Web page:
US moves to use spy satellites for domestic surveillance


The United States is moving to expand the use of spy satellites for domestic surveillance, turning its “eyes in sky” inward to counter terrorism and eventually for law enforcement, a US official said Wednesday.

The director of national intelligence, Michael McConnell, expanded the range of federal and local agencies that can tap into imagery from spy satellites in a memo in May to Homeland Security Secretary Michael Chertoff.

He also expanded the kind of intelligence that can be made available to include measurement and signature intelligence, which is used to identify and track targets by their particular physical characteristics, the official said.

“There is no new legal ground being broken here,” said the official, who spoke to AFP on condition of anonymity. The Wall Street Journal was the first to report on the plans Wednesday.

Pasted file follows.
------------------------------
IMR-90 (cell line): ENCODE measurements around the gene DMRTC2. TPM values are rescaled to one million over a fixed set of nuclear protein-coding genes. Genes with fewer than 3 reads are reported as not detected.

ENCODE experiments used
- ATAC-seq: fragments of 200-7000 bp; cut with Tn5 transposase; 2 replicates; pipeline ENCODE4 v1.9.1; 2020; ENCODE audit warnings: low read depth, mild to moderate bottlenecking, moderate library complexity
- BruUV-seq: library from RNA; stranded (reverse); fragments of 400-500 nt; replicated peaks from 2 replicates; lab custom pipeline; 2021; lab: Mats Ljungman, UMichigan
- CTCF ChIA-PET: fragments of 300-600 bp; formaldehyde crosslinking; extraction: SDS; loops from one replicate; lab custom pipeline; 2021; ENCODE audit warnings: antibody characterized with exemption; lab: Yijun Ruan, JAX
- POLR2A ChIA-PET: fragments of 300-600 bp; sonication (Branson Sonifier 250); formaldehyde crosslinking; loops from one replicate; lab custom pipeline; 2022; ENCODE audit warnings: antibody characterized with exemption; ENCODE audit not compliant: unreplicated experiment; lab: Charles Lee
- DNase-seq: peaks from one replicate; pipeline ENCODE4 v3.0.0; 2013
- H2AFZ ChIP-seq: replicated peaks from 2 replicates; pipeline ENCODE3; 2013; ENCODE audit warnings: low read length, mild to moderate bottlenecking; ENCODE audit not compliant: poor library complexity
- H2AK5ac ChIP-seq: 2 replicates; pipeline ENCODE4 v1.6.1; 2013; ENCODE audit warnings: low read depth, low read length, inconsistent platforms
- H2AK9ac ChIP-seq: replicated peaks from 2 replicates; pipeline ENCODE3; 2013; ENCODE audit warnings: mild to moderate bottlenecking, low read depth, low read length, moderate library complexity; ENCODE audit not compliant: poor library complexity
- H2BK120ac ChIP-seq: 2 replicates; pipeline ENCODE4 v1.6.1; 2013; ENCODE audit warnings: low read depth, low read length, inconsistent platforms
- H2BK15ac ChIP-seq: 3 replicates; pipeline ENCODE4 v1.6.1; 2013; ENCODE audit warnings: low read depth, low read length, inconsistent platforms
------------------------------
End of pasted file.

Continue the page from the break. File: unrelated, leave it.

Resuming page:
NASA, the Federal Emergency Management Administration and US Geological Survey have had access to imagery from US reconnaissance satellites in the past.

But the new authorities raise questions about its implications for US civil liberties, and the extent to which law enforcement agencies will be able to spy on Americans using tools to spy on foreign adversaries.

The official said the use of satellites by law enforcement would proceed “slowly” to make sure that civil liberties are protected.

Initially, the satellites will be used for “homeland security” missions like border control, monitoring key infrastructure and disaster response, the official said.

The Department of Homeland Security will control access through a committee that will draft “proper use memorandums” stipulating what the intelligence can be used for, the official said.

The committee is not expected to take up law enforcement requests for access until sometime next year.

The plan has been vetted throughout the national government and the appropriate congressional committees have signed off, approving a reallocation of funds for it, the official said.